Some growers and shippers said they might have to cut back on acreage.
“It’s getting where acres will be down this year. There’s no profit in it this year,” said Jimmy Burch, owner of Faison, N.C.-based Burch Farms.
Growth has come too quickly, he said.
“We’ve expanded too much, and consumption can’t keep up with it,” Burch said.
One possible solution is international markets, said Stewart Precythe, president and chief executive officer of Faison-based of Southern Produce Distributors Inc.
“We have an overseas business that’s helping drive the market. The movement over there is tremendous,” he said.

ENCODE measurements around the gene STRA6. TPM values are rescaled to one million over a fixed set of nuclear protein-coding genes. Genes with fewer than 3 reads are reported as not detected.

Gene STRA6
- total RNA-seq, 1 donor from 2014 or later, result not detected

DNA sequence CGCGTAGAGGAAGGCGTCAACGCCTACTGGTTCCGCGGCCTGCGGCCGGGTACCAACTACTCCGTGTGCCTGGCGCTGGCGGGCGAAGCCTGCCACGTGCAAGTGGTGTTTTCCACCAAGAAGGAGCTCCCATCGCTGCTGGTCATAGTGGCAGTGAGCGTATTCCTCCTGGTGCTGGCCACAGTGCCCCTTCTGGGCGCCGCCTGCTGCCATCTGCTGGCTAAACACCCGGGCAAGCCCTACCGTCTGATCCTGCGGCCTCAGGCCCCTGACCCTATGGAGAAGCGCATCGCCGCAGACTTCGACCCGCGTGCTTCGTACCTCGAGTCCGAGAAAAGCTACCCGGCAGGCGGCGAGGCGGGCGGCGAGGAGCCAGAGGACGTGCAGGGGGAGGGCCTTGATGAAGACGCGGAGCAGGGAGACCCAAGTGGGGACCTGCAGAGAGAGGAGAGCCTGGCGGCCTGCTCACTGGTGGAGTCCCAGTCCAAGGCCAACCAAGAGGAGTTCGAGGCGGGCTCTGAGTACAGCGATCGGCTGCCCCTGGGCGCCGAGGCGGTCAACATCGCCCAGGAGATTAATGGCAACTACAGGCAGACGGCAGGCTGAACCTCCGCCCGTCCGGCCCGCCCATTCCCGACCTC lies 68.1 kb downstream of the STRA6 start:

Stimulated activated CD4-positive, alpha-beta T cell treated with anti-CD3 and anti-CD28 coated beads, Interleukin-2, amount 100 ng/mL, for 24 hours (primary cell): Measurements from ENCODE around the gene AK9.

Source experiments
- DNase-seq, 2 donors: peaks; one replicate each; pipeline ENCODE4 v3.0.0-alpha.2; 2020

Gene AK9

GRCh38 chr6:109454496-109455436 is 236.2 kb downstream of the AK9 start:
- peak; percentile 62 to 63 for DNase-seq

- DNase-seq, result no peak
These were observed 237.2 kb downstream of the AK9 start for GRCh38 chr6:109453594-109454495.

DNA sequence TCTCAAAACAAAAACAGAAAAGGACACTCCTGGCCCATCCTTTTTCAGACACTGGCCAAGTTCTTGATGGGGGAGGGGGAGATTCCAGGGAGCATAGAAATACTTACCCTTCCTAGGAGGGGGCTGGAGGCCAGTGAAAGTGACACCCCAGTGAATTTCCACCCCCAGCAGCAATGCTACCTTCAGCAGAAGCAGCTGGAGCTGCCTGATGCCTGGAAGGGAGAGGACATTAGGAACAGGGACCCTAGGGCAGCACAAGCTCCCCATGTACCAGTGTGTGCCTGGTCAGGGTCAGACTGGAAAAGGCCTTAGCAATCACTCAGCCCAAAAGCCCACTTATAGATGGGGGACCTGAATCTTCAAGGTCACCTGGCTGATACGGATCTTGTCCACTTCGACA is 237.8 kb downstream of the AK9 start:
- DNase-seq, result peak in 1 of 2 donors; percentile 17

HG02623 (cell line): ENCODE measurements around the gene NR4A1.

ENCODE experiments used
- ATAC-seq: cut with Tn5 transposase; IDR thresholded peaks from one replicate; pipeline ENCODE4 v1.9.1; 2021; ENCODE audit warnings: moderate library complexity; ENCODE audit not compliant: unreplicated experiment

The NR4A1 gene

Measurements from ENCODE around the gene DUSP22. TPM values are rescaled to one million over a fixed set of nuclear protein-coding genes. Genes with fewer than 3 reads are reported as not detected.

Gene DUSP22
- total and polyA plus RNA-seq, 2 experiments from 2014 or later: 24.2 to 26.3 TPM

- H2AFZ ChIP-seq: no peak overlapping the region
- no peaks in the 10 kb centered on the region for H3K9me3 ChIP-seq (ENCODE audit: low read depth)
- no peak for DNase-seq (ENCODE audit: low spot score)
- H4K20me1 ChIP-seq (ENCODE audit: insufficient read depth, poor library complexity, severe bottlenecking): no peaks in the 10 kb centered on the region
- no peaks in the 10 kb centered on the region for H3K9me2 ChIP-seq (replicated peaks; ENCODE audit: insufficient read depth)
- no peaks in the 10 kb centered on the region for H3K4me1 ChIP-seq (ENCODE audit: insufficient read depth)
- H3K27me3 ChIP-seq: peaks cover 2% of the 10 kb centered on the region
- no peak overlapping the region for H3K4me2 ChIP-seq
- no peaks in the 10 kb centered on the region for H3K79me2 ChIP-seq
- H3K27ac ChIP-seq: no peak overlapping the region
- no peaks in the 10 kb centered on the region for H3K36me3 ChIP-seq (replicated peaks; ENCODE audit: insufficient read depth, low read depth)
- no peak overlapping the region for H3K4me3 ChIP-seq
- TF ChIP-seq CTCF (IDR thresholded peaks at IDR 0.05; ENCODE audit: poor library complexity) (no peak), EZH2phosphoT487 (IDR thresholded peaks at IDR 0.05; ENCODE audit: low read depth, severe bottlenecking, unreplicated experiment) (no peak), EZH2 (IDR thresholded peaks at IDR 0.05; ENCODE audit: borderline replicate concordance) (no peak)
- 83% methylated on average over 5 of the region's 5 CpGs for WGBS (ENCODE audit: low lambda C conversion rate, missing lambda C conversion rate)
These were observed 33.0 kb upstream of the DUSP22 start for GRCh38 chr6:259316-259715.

Chadbourn, N.C.-based Wayne E. Bailey Produce Co.’s shipments are at an all-time high of 30 million cartons a year, said owner George Wooten.
Kendall Hill, co-owner of Tull Hill Farms Inc., Kinston, N.C., described the sweet potato market as “unrealistically low” and laid blame on “poor marketing by the grower-shippers in North Carolina.”
They will have to “wake up” or “go broke,” Hill said.
“You can’t do anything below the cost of production, and we’re selling sweet potatoes from North Carolina below the cost of production,” Hill said.
Hill pointed to one grower-shipper, Nashville, N.C.-based Bissett Produce Co. Inc., which filed for Chapter 11 bankruptcy in mid-February.
“If this keeps up, it will be like dominoes,” he said.”